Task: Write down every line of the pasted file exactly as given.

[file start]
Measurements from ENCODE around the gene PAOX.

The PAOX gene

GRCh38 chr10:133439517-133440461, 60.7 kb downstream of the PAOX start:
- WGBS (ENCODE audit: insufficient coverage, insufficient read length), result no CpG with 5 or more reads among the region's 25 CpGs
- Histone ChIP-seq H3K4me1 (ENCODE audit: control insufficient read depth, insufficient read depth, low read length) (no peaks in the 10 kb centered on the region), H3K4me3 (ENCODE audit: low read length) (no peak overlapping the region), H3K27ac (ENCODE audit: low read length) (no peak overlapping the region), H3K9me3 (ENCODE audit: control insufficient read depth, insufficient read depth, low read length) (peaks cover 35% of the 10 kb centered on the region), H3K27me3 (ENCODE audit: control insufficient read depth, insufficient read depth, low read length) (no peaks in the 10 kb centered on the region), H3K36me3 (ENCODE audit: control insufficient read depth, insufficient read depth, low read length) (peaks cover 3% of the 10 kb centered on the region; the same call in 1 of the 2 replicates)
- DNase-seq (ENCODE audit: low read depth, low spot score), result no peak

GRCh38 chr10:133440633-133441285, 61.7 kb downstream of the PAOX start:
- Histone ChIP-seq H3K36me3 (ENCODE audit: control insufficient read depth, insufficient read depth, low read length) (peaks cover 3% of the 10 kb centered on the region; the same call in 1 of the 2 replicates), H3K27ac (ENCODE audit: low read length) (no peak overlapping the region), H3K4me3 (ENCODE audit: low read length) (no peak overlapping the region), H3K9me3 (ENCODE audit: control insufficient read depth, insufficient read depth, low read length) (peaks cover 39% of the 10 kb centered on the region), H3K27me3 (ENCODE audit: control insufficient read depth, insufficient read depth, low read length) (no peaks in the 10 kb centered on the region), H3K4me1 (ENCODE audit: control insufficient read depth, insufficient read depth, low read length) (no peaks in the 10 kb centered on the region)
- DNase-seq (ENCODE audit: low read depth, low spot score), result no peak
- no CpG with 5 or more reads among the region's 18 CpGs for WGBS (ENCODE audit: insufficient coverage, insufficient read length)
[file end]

Measurements from ENCODE around the gene PAOX.

The PAOX gene

GRCh38 chr10:133439517-133440461, 60.7 kb downstream of the PAOX start:
- WGBS (ENCODE audit: insufficient coverage, insufficient read length), result no CpG with 5 or more reads among the region's 25 CpGs
- Histone ChIP-seq H3K4me1 (ENCODE audit: control insufficient read depth, insufficient read depth, low read length) (no peaks in the 10 kb centered on the region), H3K4me3 (ENCODE audit: low read length) (no peak overlapping the region), H3K27ac (ENCODE audit: low read length) (no peak overlapping the region), H3K9me3 (ENCODE audit: control insufficient read depth, insufficient read depth, low read length) (peaks cover 35% of the 10 kb centered on the region), H3K27me3 (ENCODE audit: control insufficient read depth, insufficient read depth, low read length) (no peaks in the 10 kb centered on the region), H3K36me3 (ENCODE audit: control insufficient read depth, insufficient read depth, low read length) (peaks cover 3% of the 10 kb centered on the region; the same call in 1 of the 2 replicates)
- DNase-seq (ENCODE audit: low read depth, low spot score), result no peak

GRCh38 chr10:133440633-133441285, 61.7 kb downstream of the PAOX start:
- Histone ChIP-seq H3K36me3 (ENCODE audit: control insufficient read depth, insufficient read depth, low read length) (peaks cover 3% of the 10 kb centered on the region; the same call in 1 of the 2 replicates), H3K27ac (ENCODE audit: low read length) (no peak overlapping the region), H3K4me3 (ENCODE audit: low read length) (no peak overlapping the region), H3K9me3 (ENCODE audit: control insufficient read depth, insufficient read depth, low read length) (peaks cover 39% of the 10 kb centered on the region), H3K27me3 (ENCODE audit: control insufficient read depth, insufficient read depth, low read length) (no peaks in the 10 kb centered on the region), H3K4me1 (ENCODE audit: control insufficient read depth, insufficient read depth, low read length) (no peaks in the 10 kb centered on the region)
- DNase-seq (ENCODE audit: low read depth, low spot score), result no peak
- no CpG with 5 or more reads among the region's 18 CpGs for WGBS (ENCODE audit: insufficient coverage, insufficient read length)